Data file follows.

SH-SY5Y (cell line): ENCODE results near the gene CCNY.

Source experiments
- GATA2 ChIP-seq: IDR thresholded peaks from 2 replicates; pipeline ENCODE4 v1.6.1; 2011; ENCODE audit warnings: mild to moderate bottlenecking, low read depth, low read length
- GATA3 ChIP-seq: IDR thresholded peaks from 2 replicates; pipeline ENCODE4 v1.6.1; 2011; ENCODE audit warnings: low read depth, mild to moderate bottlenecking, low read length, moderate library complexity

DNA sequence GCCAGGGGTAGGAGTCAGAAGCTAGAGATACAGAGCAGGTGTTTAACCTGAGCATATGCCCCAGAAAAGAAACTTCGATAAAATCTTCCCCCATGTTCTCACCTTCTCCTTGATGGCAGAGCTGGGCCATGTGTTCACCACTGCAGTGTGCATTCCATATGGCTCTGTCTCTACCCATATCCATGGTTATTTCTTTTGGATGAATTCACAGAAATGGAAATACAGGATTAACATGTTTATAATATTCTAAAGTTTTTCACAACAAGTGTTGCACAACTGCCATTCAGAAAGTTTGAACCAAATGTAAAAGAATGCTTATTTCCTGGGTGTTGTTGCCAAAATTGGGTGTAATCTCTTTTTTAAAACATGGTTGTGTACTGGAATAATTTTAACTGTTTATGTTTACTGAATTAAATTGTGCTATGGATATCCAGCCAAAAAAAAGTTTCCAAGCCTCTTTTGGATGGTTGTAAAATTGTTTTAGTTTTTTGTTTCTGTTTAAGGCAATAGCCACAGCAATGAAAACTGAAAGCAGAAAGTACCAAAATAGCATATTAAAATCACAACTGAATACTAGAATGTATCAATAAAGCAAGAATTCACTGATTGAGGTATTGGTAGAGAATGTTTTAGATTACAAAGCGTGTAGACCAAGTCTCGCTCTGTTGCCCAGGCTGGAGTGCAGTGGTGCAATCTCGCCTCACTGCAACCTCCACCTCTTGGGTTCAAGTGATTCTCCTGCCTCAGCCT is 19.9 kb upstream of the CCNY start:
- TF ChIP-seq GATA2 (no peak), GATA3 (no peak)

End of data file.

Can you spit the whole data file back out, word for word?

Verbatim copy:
SH-SY5Y (cell line): ENCODE results near the gene CCNY.

Source experiments
- GATA2 ChIP-seq: IDR thresholded peaks from 2 replicates; pipeline ENCODE4 v1.6.1; 2011; ENCODE audit warnings: mild to moderate bottlenecking, low read depth, low read length
- GATA3 ChIP-seq: IDR thresholded peaks from 2 replicates; pipeline ENCODE4 v1.6.1; 2011; ENCODE audit warnings: low read depth, mild to moderate bottlenecking, low read length, moderate library complexity

DNA sequence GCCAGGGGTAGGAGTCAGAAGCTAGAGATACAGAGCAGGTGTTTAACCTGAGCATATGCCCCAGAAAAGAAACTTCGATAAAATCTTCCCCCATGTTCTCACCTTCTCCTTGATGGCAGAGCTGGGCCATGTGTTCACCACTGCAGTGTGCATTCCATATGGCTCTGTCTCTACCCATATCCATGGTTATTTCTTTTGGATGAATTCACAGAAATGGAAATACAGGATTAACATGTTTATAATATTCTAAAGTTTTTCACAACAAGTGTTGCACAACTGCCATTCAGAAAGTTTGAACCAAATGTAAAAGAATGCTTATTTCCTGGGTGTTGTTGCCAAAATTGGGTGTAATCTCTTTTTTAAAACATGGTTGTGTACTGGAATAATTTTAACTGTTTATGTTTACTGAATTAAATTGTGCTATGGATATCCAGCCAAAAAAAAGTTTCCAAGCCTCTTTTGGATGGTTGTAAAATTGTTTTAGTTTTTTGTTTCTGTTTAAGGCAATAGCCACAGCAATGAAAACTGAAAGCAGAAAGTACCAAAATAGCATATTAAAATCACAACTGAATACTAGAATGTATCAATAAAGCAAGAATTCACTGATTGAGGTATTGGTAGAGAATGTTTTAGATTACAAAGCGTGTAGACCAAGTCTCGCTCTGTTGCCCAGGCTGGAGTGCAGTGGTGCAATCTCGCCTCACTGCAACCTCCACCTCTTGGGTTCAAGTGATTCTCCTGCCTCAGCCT is 19.9 kb upstream of the CCNY start:
- TF ChIP-seq GATA2 (no peak), GATA3 (no peak)